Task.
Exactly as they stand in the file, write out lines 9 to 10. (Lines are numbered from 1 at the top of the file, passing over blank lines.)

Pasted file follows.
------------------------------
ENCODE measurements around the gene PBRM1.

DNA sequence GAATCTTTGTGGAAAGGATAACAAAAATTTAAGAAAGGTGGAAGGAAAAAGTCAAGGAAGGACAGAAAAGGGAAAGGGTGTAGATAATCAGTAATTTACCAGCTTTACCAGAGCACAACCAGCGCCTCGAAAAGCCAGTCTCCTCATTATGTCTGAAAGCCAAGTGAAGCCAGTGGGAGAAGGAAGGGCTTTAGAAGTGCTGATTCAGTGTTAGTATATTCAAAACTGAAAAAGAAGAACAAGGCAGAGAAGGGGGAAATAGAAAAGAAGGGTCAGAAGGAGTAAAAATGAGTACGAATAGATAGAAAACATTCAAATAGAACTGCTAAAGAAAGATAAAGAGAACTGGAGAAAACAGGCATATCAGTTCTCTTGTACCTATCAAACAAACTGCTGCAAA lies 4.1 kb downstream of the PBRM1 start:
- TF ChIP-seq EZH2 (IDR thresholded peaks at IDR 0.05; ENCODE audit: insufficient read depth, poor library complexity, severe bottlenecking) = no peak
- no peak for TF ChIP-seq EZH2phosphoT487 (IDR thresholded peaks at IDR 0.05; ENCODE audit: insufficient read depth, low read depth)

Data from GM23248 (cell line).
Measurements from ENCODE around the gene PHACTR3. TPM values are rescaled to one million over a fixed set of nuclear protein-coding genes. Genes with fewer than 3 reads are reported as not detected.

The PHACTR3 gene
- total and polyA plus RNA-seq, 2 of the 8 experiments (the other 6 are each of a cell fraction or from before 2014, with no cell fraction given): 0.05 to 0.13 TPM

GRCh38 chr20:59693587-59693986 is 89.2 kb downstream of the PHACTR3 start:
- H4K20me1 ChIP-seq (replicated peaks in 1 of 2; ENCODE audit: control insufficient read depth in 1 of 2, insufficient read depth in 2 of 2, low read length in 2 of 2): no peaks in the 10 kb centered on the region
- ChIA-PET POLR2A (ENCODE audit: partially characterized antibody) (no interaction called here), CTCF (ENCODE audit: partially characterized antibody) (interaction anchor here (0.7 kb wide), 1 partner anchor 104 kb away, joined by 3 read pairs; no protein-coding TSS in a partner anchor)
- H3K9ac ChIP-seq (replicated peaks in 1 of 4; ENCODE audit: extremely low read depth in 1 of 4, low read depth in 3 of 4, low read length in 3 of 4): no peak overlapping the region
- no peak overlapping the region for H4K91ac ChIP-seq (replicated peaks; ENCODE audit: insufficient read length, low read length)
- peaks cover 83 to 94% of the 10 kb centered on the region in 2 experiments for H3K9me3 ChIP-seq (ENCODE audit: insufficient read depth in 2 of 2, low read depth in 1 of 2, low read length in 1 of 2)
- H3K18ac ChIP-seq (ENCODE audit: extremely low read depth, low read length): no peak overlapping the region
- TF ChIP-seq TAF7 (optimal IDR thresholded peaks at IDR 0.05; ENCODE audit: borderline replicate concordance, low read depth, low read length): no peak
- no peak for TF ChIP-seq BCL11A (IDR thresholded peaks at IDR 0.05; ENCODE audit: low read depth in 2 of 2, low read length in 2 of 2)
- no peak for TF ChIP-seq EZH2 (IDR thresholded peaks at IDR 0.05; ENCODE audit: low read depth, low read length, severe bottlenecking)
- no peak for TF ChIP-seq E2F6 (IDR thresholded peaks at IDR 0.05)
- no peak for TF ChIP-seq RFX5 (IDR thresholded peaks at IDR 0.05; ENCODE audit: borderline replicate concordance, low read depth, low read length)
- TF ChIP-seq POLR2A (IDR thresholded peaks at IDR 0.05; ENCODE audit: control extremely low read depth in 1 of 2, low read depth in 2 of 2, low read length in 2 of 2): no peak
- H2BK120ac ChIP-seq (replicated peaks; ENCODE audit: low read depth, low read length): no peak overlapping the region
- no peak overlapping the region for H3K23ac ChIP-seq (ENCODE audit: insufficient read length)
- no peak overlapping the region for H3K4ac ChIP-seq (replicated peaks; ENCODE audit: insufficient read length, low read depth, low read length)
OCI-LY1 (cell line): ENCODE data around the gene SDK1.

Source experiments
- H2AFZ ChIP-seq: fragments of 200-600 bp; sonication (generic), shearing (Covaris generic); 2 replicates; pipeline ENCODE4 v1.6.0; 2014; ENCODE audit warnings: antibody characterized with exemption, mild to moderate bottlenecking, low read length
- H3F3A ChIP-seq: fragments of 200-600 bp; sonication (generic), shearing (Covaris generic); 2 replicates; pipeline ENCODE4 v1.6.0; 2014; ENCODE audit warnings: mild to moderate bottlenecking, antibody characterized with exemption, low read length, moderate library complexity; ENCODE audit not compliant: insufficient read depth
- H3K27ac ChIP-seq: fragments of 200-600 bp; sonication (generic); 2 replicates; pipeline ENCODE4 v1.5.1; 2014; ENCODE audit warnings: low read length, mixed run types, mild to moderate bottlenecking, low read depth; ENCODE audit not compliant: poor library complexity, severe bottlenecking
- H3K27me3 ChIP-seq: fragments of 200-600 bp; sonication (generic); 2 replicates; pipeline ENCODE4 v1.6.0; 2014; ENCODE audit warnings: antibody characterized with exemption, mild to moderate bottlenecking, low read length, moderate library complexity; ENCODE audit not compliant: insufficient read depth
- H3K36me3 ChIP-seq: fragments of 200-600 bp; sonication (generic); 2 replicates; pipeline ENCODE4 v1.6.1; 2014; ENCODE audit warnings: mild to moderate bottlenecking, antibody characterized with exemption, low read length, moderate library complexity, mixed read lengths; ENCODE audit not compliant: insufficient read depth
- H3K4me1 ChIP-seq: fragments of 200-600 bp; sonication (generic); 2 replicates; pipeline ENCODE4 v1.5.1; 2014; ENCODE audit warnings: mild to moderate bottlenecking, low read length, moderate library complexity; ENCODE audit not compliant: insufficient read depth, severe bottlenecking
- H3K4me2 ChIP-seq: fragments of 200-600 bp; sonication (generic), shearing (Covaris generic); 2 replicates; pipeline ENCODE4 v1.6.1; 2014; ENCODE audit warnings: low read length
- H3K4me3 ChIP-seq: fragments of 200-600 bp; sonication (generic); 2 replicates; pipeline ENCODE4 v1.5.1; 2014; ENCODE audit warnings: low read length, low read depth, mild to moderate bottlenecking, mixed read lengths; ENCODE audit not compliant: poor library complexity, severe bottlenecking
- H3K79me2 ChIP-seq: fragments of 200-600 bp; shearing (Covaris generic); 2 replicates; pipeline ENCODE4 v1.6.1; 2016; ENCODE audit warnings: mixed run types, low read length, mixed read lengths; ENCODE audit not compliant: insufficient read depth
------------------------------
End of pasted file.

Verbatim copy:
GRCh38 chr20:59693587-59693986 is 89.2 kb downstream of the PHACTR3 start:
- H4K20me1 ChIP-seq (replicated peaks in 1 of 2; ENCODE audit: control insufficient read depth in 1 of 2, insufficient read depth in 2 of 2, low read length in 2 of 2): no peaks in the 10 kb centered on the region